Google's Android operating system is seen as a future favorite for smartphones and tablets, according to a research note released Tuesday and comments from the chief executive of graphics chip supplier Nvidia.
Victoria Fodale, an analyst at ABI Research, said Tuesday in a research note that the Scottsdale, AZ-based marketing research firm anticipates that Linux-enabled smartphones, led by the success of Google's Android, will comprise 33 percent of the worldwide smartphone market by 2015. "With more than 60,000 smartphones shipping per day, Android has catapulted ahead of other Linux mobile platforms," according to the note.
The momentum for the platform can be attributed to its flexibility, she said. "The Android platform can be modified so that (device markers) can differentiate their products and the licensing terms allow (makers) to innovate while still protecting proprietary work," wrote Fodale.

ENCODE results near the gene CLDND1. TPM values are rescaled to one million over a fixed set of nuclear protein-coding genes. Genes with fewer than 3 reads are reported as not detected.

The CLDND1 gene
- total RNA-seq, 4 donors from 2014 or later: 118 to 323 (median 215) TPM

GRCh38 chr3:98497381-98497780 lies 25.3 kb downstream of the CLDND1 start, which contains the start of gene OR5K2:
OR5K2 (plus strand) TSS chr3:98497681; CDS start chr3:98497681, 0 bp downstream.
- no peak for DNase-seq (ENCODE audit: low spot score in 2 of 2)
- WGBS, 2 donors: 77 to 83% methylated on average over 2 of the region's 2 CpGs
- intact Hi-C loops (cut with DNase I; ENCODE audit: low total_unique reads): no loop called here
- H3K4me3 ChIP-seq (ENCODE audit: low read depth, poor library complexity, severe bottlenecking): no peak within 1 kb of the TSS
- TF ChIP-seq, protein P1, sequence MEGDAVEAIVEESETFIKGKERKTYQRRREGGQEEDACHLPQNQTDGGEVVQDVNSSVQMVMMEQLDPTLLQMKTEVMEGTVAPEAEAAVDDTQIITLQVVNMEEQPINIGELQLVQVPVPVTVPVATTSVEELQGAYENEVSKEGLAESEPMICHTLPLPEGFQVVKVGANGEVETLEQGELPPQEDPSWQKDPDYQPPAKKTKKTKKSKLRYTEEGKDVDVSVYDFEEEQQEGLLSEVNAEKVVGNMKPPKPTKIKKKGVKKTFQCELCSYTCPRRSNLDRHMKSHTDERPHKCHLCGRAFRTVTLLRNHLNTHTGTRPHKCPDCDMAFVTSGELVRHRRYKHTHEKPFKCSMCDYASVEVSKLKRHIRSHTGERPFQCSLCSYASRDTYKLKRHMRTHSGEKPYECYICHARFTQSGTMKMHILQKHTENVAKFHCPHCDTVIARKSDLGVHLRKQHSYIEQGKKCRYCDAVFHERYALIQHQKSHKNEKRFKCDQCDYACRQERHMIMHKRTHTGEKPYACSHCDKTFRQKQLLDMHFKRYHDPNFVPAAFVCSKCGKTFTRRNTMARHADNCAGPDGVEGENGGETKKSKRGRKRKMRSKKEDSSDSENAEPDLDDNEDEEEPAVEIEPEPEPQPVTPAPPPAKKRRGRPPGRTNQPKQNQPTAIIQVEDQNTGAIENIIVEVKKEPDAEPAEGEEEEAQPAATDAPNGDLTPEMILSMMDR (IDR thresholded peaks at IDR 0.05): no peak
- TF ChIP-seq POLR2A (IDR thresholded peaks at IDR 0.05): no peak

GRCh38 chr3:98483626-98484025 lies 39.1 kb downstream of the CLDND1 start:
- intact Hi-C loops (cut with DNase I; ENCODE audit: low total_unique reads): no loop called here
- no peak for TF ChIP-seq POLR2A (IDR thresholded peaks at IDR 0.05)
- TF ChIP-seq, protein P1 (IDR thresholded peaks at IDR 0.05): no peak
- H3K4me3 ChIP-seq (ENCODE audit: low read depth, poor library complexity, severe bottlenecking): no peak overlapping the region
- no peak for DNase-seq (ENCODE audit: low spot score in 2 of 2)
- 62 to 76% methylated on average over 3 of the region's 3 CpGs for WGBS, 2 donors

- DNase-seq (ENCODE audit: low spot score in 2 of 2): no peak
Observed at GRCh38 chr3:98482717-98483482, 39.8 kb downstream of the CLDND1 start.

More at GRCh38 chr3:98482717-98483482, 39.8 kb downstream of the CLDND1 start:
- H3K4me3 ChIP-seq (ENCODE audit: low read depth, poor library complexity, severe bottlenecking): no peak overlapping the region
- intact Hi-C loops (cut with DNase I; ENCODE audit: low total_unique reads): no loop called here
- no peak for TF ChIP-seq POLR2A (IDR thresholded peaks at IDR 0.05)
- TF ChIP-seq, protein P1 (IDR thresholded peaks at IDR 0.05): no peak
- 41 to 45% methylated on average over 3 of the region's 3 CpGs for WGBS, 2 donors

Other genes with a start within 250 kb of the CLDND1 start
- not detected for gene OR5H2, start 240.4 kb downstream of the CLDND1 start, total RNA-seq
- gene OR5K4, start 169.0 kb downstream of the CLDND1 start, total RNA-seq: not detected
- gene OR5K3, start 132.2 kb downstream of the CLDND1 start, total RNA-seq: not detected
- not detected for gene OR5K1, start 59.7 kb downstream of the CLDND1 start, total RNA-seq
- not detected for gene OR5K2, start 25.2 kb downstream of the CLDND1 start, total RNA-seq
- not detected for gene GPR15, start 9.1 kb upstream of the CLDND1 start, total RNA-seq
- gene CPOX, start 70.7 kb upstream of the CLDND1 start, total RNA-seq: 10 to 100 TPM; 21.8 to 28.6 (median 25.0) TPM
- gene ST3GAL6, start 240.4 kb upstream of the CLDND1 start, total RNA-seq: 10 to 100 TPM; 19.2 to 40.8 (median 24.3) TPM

She cautioned, however, that though Google has built early momentum, Android is not without competition. Industry heavyweights Intel, Nokia, and Samsung recently announced two other new Linux-based operating systems, bada (Samsung) and MeeGo (Intel, Nokia), she wrote.
Halfway around the world, Android received a vote of confidence for tablets from Jen-Hsun Huang, the chief executive of graphics chip supplier Nvidia, according to a report Monday from IDG News Service. "The good news is that we finally have an operating system to unite behind," Huang said, referring to Android on tablets. Huang was speaking to reporters at the Computex show in Taipei. Nvidia's Tegra 2 chip is expected to appear in tablets later this year.
Windows, on the other hand, is not suitable for tablets, he said. "Windows is too big and it's too full featured for smartbooks and tablets," the report quoted Huang as saying. Computer and device maker Asus may disagree, however. That company said it is bringing out a Windows-based tablet next year.
And needless to say, Android already faces stiff competition in both the tablet and smartphone markets from Apple's OS X operating system, which is used in the immensely popular iPhone and iPad.